Living with sickle cell disease (SCD) can be hard. Complications including pain, anemia, acute chest syndrome, and silent organ damage can anywhere in your body, at any time, and without warning.
One of the most common complications is sudden and intense pain. Pain in SCD is usually caused by the sickle-shaped red blood cells blocking blood flow through the tiny blood vessels throughout your body. The abnormal shape is due to a different form of hemoglobin (the oxygen-carrying protein) in sickled red blood cells. Usually, with normal hemoglobin, red blood cells are round, soft and flexible. Due to the presences of abnormal hemoglobin, red blood cells in SCD are stiff and shaped like a sickle (a farm tool) or a crescent moon. These red blood cells don’t flow easily through your body. They can get stuck in the blood vessels and block oxygen from getting to your tissues. That can cause pain, which is commonly felt in the back, chest, hands and feet.
Hydroxyurea is a medication your doctor might prescribe to help prevent pain and other problems. Even when there are no obvious SCD problems, hydroxyurea can help reduce the silent damage to organs caused by SCD. Hydroxyurea makes your red blood cells bigger. It helps them stay rounder and more flexible, keeping hemoglobin from changing to a sickle shape. This makes the red blood cells less likely to block the blood vessels and cause problems.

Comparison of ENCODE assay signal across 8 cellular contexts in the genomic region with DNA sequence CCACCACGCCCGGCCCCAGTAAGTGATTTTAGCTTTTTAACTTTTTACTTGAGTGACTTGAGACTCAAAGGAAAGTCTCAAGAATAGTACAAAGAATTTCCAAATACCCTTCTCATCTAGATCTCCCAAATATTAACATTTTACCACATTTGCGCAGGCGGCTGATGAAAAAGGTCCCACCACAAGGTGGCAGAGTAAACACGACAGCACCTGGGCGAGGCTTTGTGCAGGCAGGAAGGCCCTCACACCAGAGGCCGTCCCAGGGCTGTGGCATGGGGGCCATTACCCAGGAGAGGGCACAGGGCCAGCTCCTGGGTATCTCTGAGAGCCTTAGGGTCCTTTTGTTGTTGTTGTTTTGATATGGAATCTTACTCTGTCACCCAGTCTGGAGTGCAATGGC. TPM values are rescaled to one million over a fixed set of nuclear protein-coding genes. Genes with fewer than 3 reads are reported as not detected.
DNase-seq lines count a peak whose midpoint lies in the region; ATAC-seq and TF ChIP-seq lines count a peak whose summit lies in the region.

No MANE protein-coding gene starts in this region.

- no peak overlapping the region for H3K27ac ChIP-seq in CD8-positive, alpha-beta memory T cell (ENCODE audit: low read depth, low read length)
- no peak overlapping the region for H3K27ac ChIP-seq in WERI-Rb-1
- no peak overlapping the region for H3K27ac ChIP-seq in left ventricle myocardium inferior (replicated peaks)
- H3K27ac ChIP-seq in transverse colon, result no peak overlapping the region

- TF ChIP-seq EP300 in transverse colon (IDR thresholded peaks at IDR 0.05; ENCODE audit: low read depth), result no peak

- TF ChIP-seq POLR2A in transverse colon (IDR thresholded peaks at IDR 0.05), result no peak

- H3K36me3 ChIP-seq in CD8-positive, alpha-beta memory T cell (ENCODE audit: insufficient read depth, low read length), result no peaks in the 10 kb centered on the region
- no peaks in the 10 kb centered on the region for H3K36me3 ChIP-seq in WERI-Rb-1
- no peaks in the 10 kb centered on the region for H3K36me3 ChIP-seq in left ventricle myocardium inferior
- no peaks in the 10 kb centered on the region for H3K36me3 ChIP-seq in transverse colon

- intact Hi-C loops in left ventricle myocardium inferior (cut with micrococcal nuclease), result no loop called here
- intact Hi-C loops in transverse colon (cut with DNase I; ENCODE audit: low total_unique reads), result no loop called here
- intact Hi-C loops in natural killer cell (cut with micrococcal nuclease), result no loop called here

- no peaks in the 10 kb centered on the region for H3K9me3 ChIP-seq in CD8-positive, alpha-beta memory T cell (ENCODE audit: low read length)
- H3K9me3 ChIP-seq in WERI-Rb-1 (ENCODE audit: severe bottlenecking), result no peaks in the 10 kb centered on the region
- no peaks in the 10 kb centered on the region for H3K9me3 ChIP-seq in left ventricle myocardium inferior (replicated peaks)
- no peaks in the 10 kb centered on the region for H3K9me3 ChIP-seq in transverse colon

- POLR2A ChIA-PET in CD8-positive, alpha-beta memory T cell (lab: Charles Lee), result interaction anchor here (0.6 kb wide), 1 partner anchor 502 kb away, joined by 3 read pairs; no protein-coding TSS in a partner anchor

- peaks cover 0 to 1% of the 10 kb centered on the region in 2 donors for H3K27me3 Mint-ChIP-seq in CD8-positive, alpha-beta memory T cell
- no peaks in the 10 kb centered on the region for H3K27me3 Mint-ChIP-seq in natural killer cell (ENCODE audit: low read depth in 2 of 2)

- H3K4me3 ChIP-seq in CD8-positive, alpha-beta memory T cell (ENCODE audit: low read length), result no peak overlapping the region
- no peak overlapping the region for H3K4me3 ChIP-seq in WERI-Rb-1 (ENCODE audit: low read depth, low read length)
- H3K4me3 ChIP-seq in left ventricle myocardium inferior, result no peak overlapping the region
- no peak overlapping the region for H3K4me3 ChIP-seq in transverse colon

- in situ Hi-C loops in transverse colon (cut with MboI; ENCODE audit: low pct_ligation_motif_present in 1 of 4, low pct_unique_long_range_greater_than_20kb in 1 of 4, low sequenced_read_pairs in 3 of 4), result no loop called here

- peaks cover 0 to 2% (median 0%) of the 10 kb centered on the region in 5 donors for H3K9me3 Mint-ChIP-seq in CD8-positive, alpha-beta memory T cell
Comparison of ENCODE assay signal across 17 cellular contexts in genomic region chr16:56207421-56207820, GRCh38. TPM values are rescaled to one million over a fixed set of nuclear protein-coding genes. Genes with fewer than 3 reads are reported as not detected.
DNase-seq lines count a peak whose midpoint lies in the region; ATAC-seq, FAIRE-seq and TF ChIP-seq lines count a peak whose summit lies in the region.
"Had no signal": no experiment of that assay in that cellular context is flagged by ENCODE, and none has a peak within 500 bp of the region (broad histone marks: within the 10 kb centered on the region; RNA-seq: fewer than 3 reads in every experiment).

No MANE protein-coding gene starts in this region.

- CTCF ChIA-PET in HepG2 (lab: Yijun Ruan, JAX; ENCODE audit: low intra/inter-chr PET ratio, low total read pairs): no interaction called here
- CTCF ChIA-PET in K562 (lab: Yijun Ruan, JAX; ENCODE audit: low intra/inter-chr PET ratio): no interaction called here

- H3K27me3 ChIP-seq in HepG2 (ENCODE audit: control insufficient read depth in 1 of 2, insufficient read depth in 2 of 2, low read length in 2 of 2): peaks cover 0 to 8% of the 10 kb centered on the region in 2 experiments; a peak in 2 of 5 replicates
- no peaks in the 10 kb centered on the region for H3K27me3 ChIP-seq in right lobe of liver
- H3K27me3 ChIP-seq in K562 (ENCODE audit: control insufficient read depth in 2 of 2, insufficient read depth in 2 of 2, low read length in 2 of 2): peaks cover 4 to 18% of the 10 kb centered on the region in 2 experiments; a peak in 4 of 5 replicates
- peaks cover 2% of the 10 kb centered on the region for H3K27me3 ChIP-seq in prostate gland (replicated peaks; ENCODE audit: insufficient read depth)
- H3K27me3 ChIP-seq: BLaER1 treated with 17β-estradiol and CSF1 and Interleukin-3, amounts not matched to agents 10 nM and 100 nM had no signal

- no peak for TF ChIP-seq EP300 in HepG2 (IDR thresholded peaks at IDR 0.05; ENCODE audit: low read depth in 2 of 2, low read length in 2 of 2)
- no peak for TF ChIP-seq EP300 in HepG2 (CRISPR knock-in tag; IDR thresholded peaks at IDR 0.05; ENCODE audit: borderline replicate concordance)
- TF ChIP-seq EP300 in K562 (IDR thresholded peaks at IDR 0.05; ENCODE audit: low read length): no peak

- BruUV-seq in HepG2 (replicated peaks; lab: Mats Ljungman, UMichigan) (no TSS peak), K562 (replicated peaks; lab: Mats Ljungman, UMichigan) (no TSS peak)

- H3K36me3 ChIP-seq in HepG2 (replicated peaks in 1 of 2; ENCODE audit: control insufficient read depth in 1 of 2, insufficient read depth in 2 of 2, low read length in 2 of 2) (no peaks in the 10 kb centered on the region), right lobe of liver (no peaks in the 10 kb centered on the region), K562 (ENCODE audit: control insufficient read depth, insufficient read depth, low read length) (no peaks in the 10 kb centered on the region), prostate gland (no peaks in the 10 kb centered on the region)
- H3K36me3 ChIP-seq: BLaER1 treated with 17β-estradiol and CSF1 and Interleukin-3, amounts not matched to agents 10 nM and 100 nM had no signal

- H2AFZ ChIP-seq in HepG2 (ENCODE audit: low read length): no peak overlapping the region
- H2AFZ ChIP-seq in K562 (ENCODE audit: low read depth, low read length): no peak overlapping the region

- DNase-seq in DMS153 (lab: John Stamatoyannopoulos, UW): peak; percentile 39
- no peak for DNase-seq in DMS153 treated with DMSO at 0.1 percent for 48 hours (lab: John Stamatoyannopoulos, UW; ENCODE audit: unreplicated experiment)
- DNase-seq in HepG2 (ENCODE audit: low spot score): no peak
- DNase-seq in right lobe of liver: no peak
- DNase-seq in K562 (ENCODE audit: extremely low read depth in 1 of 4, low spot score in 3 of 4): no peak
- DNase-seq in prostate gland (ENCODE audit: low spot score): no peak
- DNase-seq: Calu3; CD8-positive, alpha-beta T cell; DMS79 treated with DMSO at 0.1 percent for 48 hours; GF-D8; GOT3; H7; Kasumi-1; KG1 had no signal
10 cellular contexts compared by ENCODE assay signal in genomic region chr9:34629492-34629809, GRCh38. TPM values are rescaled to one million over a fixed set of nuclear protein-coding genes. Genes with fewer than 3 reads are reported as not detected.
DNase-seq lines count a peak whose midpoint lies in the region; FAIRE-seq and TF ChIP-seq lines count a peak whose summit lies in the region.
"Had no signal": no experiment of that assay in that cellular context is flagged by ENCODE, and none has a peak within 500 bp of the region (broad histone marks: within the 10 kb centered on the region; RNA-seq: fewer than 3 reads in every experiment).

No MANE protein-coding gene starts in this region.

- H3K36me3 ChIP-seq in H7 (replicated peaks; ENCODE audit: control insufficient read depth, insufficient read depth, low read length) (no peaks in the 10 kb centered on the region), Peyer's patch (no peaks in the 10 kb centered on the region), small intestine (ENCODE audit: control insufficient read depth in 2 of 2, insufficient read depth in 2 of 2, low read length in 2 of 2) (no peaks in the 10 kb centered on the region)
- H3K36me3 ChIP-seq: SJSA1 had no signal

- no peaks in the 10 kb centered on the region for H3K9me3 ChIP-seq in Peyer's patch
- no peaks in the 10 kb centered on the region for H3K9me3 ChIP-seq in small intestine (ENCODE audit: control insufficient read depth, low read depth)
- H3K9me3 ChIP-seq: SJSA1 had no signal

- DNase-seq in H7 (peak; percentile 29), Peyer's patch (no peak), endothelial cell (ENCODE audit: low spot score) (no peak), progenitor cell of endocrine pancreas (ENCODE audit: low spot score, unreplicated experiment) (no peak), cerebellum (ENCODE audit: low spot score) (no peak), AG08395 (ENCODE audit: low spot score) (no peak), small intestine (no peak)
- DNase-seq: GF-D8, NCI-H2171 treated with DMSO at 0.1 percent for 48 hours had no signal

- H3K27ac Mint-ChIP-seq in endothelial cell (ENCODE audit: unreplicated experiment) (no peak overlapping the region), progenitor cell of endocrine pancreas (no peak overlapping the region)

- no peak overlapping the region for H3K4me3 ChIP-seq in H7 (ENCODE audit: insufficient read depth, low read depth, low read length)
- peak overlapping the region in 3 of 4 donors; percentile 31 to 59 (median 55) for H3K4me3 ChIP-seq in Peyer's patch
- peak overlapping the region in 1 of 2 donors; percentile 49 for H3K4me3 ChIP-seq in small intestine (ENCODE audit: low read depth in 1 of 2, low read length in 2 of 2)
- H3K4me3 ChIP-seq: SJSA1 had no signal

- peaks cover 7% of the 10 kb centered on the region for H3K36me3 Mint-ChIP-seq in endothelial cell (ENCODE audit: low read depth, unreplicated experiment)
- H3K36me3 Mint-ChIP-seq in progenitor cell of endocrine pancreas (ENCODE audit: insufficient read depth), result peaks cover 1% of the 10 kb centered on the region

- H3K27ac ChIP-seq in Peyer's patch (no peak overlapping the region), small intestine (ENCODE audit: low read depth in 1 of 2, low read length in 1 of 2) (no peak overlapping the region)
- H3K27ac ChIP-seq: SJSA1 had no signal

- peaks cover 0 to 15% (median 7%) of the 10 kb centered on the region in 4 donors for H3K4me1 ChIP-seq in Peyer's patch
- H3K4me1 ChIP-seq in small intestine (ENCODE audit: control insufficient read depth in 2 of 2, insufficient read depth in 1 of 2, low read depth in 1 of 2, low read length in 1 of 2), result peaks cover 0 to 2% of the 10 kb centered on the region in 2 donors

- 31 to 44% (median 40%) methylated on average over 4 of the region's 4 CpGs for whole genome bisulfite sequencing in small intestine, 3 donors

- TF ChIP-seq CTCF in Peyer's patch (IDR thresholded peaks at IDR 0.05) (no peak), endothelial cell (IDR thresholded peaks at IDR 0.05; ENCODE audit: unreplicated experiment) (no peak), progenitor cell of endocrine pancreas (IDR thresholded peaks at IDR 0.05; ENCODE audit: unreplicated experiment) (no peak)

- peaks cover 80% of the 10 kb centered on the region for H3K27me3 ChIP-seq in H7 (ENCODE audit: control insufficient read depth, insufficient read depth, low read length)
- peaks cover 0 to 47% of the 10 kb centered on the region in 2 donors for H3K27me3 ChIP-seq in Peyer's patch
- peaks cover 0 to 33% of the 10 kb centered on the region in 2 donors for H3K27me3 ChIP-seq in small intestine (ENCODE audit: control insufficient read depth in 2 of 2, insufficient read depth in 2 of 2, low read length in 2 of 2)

Hydroxyurea also works on new red blood cells that are made every day. So, it works best if you take it every day. Staying on track with your hydroxyurea is important.
All medications, including hydroxyurea, can have side effects. But in general, they’re not very common or serious. It can take a while to figure out the best dose for you. You’ll need to have blood tests about once a month for a while. For most people, taking hydroxyurea is safe and lessens the chances of pain, blood transfusions, acute chest syndrome and hospital visits.1 2